Now, here’s an interesting point to debate. I had a reply to my last blog about splodges of emotion from brasscastlearts:
One thing about Trump that appeals to a lot of people is his disdain for political correctness. The time to stamp that out is long overdue. It is a form of terrorism, more dangerous because it is so subtle. Maybe Trump, if successful in his bid for the White House, will provide leadership in that direction, to turn our heads back around so that we can call a spade a spade without being ostracized, condemned, persecuted, or slaughtered.
This is what I mean by a big splodge of emotion. I hope brasscastlearts doesn’t mind if we explore it a little.
You see, I come at this from the opposite point of view. For me, political correctness is one of mankind’s greatest achievements in the last century. And, yes, I did deliberately say “mankind”. I don’t feel the need to gender-neuter it. More on that later.
At its heart, political correctness is about respect. I don’t want to hurt you, so I will avoid using language that you might find offensive. And just what is so wrong with that?
Let’s personalise this a little. I am fat and bald. It’s okay, I can say that about myself. It’s my choice.
But if you and I sit down in a bar to have a few beers, we are not going to get along all that well if you start calling me bald and fat. My wife and my Mum are the only two people on the planet who can say that. And even then I’d probably sulk.
Except we wouldn’t do that, would we? If we are sitting down together to neck a few cold ones, we aren’t going to start insulting each other. That’s not a good way to win friends and influence people.
The simple truth is that language can be used to hurt people. Political correctness is nothing more than “don’t use words to hurt other people”. Please don’t call be bald and fat. I don’t like it.
But here’s the funny thing. If that was all that political correctness was then life would be simple. We would all shrug and accept it. We’d stop using word X and start using word Y. It’s not rocket science or a massive hardship.
That’s when the splodge of emotion comes in, and it comes in with such a rush of feelings that we don’t stop to think about it. We can’t think about it. The emotions are so strong that there is no bandwidth left for logic.
When we talk negatively about political correctness, what we normally mean is that we feel challenged or corrected. We used to be able to say such and such. Now those words are banned.
And that can hurt. We might feel that political correctness is an attack on us. I might feel that I am in the wrong because I called you a term that I didn’t know was politically incorrect.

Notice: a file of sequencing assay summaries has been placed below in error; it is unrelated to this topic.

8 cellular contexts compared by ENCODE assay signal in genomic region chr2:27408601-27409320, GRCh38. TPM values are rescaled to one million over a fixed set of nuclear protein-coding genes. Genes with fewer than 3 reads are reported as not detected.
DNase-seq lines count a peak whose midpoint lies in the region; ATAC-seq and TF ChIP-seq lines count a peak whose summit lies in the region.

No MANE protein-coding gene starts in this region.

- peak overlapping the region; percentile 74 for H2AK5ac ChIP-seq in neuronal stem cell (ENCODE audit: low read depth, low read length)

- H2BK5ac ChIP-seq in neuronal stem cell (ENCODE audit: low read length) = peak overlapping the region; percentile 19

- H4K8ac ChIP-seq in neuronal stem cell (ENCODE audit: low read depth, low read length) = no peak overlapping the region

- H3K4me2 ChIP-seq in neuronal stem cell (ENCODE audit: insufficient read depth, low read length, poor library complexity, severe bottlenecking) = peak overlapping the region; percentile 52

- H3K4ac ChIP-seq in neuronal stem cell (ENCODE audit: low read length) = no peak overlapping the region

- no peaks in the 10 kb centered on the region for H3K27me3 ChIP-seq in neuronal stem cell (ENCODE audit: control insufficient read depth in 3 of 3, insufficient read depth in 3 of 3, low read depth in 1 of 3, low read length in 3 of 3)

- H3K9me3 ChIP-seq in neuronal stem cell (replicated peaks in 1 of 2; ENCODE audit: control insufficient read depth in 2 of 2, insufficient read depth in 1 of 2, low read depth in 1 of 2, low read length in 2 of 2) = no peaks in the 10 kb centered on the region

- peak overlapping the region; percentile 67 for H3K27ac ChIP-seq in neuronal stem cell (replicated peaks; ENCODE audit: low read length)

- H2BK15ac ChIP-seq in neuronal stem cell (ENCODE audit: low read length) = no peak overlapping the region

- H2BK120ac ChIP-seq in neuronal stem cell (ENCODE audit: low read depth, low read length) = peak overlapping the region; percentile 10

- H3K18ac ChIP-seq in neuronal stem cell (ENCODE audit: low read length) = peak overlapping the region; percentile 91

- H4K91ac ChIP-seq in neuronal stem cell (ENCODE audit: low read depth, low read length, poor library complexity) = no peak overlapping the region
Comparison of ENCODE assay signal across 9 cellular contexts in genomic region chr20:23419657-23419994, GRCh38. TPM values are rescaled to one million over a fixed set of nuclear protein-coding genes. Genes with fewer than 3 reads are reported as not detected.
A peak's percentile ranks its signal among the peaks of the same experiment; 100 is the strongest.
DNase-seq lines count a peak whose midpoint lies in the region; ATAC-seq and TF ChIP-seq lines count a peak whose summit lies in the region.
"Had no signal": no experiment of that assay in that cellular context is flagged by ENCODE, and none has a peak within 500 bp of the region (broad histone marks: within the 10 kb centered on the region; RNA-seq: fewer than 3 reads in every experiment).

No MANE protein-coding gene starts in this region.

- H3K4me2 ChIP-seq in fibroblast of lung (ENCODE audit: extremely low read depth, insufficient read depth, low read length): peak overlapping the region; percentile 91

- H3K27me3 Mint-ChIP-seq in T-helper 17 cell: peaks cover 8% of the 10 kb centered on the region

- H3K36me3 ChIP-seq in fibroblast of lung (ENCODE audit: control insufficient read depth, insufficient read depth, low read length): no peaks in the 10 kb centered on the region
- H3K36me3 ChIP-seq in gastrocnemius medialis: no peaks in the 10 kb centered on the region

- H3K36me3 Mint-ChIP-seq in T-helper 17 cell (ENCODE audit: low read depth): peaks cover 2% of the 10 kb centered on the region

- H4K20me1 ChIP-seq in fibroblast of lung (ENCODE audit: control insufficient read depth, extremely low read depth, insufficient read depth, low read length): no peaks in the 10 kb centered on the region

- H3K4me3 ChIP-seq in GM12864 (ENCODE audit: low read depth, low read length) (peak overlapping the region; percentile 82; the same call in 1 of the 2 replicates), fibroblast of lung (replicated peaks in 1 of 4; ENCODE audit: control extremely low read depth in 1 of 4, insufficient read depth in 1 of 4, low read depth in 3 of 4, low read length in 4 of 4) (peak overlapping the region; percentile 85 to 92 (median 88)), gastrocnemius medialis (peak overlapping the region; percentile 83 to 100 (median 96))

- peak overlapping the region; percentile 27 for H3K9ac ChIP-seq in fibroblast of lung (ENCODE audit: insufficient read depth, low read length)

It’s the classic fight or flight response. If someone accuses you of being politically incorrect, it can feel as if they are attacking you. And that can provoke a choice of fight or flight – either saying that political correctness is inherently wrong or that refusing to engage at all. Or, if you are the Donald, building a ridiculous wall.
That’s when people like brasscastlearts feels “ostracized, condemned, persecuted, or slaughtered.”
Hang on a minute – isn’t that the point of political correctness? The whole point is to stop people from feeling disadvantaged or hurt. We shouldn’t use the N word when talking about black people, unless we are black ourselves and/or in a Quentin Tarantino movie. That much should be blindingly obvious. We shouldn’t feel as if we are being disadvantaged by not being allowed to say the N word.
The trick is to see the argument from both sides. Political correctness exists to protect people from being hurt or disadvantaged. But people accused of being politically incorrect can also feel hurt and under attack.
People like to argue for their rights. The free speech argument is that I have a right to say what I want. The counter argument is that I have a right to be treated with dignity and respect, which means that only my Mum and wife can call me bald and fat.
What happens when two sets of rights contradict each other? When my rights conflict with yours? What ought to happen is that we sit down and find a compromise where we are both equally happy or equally unhappy. What usually happens is that each side shouts for their own rights and ignores the other side. If we shout loud enough maybe we can drown the other lot out.
We need to turn the temperature down. Way down.
Political correctness is important because it gets to the core of our belief systems about respect and decency and equality. But political correctness can be used as a hammer to beat people with, which is almost as bad.
So, sure we should try to make language as gender and racially neutral as reasonably possible. But we ought not to ram it down people’s throats by insisting on alternatives for relatively harmless words such as “mankind”. And we shouldn’t make people feel bad if they have to adjust to changes in language.
This is subtle stuff which not everyone will understand. We do need our political leaders to get it because they have to represent everyone in their nations – and not just the ones who vote for them.
That’s why Donald Trump appals me. His “disdain for political correctness” is a huge step backwards. He isn’t plain-speaking or calling a spade a spade. He is being downright racist by putting the views of some people over the views of others.
Please, America, please, please, please. Don’t have this man as your President.